Remanence is the magnetization left behind in a ferromagnetic material (such as a reed blade) after an external magnetic field is removed. Reed blades are through a special annealing process to minimize remanence.
Remanence or remanent magnetization or residual magnetism is the magnetization left behind in a ferromagnetic material (such as iron) after an external magnetic field is removed. Colloquially, when a magnet is "magnetized" it has remanence. The remanence of magnetic materials provides the magnetic memory in magnetic storage devices, and is used as a source of information on the past Earth's magnetic field in paleomagnetism. The word remanence is from remanent + -ence, meaning "that which remains".
The equivalent term residual magnetization is generally used in engineering applications. In transformers, electric motors and generators a large residual magnetization is not desirable (see also electrical steel) as it is an unwanted contamination, for example a magnetization remaining in an electromagnet after the current in the coil is turned off. Where it is unwanted, it can be removed by degaussing.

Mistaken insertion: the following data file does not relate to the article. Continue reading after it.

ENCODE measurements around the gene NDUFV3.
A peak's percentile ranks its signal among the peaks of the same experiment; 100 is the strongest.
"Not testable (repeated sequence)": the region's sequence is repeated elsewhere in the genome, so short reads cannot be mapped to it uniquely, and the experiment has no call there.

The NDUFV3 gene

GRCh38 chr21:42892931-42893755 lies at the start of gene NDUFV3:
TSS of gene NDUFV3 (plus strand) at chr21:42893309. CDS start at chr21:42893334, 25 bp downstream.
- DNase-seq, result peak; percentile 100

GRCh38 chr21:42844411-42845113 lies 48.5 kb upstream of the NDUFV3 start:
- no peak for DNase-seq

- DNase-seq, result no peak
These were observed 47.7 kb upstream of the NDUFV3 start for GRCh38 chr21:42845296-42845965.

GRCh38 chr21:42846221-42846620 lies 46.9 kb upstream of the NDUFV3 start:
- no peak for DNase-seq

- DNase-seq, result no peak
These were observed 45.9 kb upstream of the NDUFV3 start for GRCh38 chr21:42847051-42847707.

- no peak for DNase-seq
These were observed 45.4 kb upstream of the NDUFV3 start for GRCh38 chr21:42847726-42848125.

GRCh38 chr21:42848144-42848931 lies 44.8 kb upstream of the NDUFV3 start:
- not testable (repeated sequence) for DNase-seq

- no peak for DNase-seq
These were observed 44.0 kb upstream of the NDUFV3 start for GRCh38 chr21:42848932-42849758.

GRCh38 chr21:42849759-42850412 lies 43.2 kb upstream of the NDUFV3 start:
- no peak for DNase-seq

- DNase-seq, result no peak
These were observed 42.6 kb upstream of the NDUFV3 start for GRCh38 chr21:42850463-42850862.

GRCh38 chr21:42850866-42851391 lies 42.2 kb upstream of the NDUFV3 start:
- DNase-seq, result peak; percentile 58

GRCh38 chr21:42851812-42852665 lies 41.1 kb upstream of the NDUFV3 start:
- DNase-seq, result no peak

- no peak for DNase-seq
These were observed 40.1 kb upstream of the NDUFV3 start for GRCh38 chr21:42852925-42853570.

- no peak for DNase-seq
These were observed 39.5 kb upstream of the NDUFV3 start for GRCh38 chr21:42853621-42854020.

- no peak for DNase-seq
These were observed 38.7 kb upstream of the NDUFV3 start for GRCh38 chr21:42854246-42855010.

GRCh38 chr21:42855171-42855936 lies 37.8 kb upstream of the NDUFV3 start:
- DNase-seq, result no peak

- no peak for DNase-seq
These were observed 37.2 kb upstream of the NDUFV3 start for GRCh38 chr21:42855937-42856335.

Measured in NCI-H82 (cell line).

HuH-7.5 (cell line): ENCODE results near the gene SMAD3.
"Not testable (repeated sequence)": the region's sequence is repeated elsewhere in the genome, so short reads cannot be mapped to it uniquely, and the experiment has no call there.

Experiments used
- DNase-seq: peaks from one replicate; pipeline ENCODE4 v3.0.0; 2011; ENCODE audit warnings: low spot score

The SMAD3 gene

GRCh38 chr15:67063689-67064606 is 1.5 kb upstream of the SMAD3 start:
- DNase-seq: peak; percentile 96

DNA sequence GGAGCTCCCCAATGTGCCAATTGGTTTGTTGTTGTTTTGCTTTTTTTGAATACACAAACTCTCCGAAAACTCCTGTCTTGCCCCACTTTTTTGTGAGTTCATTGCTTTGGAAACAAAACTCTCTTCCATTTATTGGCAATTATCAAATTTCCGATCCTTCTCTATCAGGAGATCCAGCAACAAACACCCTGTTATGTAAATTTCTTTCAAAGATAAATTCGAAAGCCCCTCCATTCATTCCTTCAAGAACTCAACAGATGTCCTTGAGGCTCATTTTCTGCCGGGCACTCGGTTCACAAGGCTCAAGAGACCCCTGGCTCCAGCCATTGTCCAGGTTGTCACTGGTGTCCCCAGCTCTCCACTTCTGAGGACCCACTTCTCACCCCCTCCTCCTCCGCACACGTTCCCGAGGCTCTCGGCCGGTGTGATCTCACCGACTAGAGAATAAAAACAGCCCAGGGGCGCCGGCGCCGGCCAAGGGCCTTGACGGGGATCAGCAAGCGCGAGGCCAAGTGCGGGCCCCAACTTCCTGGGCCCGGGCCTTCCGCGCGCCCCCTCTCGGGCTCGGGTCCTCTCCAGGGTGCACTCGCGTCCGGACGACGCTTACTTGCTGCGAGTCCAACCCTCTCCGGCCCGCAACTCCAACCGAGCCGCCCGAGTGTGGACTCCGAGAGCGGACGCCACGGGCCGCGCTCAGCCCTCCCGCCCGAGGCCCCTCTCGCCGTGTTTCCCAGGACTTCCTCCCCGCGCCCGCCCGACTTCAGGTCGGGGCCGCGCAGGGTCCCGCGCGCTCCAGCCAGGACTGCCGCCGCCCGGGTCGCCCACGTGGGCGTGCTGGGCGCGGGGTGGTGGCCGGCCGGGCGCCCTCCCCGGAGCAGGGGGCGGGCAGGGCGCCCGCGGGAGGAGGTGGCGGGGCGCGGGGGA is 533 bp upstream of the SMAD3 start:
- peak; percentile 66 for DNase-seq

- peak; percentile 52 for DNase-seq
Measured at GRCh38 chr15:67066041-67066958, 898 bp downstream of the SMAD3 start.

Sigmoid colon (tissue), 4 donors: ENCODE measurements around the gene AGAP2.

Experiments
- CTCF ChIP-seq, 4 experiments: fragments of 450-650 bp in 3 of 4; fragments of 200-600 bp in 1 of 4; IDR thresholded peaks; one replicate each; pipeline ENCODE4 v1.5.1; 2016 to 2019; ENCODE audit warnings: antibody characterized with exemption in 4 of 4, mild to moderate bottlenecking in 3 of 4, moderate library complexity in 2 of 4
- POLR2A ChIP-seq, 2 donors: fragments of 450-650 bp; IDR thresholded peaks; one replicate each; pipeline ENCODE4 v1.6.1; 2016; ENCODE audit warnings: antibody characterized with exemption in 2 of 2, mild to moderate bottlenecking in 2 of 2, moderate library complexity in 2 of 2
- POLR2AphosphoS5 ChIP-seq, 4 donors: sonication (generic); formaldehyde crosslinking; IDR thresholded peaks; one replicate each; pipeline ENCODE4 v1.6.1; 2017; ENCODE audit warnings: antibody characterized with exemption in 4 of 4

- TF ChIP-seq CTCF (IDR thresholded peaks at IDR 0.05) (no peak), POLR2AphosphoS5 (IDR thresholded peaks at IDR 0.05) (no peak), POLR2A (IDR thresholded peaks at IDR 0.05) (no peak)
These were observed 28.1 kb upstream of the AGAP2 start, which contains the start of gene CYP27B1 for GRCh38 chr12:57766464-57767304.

Sometimes the term retentivity is used for remanence measured in units of magnetic flux density.